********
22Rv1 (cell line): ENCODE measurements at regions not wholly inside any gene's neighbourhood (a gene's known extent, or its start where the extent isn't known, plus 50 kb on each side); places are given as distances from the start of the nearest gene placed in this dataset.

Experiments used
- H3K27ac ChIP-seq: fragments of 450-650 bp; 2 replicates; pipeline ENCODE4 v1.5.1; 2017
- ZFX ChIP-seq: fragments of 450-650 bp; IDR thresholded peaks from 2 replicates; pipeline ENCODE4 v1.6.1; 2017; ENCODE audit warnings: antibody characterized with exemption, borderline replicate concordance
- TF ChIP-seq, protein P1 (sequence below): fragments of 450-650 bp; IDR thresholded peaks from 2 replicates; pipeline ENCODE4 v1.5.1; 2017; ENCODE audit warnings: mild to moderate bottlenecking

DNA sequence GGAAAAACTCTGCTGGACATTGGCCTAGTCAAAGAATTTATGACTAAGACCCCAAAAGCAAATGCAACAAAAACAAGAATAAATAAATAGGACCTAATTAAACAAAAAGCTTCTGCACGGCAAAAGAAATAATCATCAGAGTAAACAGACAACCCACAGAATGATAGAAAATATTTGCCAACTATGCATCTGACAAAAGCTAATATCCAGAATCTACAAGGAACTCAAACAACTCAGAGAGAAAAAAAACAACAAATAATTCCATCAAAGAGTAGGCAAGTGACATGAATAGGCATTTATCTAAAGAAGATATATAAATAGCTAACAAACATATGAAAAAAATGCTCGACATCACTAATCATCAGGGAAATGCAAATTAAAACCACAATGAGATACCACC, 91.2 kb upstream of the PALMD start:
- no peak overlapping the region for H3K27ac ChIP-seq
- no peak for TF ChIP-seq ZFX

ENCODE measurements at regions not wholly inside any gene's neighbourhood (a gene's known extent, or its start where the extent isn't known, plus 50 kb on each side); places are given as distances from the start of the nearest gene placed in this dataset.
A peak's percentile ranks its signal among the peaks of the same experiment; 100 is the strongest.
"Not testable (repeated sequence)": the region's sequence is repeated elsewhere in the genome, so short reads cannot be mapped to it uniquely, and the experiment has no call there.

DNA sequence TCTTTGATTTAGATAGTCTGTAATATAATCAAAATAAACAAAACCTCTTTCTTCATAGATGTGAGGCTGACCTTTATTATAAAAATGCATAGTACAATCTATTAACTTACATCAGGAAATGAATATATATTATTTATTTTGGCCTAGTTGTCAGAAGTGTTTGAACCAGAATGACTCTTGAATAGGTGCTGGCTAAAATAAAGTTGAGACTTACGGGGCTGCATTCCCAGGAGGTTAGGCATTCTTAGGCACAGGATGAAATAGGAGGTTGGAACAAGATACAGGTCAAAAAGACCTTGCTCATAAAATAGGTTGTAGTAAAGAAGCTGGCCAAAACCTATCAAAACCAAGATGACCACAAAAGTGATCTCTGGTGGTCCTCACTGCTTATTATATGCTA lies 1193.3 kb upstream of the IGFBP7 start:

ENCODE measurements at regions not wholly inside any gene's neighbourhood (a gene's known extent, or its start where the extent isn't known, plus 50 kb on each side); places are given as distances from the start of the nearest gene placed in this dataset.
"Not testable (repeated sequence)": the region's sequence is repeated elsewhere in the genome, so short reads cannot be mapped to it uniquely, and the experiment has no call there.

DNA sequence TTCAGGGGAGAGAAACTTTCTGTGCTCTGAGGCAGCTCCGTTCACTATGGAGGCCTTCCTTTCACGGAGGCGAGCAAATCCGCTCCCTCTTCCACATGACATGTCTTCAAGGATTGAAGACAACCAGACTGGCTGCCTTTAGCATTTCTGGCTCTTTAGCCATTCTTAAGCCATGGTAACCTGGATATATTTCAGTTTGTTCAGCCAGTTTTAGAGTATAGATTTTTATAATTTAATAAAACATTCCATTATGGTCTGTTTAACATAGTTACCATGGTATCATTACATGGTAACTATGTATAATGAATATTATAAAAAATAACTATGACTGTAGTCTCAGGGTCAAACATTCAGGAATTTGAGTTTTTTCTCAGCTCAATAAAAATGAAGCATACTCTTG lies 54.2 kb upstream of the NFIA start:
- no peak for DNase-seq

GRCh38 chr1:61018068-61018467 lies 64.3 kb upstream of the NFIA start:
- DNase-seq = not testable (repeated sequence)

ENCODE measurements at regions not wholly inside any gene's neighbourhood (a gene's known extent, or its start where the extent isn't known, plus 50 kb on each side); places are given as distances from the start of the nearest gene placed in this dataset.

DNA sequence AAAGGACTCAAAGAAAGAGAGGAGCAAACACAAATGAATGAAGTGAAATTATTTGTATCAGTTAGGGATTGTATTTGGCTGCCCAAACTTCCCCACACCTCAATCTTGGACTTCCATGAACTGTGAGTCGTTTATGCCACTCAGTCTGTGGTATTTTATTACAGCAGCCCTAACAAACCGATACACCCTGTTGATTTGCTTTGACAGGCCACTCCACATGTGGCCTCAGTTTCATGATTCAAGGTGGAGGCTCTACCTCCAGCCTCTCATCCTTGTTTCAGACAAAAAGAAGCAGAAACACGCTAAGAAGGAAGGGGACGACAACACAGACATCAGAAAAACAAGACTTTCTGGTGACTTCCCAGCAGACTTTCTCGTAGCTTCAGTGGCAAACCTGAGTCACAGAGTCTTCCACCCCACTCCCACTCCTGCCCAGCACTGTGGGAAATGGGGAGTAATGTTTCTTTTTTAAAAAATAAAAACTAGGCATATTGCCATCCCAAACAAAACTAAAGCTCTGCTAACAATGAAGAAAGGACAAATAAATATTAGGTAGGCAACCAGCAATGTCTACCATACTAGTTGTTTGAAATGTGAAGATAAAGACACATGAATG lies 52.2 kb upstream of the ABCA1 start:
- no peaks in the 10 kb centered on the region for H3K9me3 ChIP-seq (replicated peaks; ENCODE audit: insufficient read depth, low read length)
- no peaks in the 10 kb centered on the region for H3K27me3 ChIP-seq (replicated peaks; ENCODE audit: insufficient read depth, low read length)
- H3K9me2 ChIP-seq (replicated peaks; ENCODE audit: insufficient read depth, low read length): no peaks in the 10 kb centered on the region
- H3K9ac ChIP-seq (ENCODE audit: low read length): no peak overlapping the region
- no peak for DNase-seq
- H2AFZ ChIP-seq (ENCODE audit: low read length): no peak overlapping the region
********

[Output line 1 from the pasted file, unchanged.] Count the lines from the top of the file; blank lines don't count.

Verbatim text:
22Rv1 (cell line): ENCODE measurements at regions not wholly inside any gene's neighbourhood (a gene's known extent, or its start where the extent isn't known, plus 50 kb on each side); places are given as distances from the start of the nearest gene placed in this dataset.